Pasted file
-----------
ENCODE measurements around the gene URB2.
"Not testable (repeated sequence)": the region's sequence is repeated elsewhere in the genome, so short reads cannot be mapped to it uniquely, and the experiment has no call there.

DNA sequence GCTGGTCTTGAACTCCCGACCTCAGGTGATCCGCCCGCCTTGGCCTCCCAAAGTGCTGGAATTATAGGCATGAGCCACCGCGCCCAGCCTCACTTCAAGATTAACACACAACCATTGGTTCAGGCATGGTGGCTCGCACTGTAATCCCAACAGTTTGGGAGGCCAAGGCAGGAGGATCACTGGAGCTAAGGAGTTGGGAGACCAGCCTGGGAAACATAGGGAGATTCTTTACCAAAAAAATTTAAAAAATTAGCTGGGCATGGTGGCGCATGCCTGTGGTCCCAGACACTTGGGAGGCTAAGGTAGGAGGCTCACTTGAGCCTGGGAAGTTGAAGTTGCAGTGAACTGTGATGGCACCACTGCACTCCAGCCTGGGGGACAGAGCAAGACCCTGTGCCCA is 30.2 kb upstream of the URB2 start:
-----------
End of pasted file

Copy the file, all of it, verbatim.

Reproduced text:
ENCODE measurements around the gene URB2.
"Not testable (repeated sequence)": the region's sequence is repeated elsewhere in the genome, so short reads cannot be mapped to it uniquely, and the experiment has no call there.

DNA sequence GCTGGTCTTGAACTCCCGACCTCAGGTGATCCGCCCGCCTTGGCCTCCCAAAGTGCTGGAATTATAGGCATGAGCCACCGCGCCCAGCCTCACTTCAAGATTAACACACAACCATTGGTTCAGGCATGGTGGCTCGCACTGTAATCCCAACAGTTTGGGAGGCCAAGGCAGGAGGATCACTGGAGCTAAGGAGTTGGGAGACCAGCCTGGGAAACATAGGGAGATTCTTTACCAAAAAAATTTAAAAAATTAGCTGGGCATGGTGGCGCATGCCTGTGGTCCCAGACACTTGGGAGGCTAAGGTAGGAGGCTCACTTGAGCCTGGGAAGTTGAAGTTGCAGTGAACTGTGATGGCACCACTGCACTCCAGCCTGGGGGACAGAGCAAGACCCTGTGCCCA is 30.2 kb upstream of the URB2 start: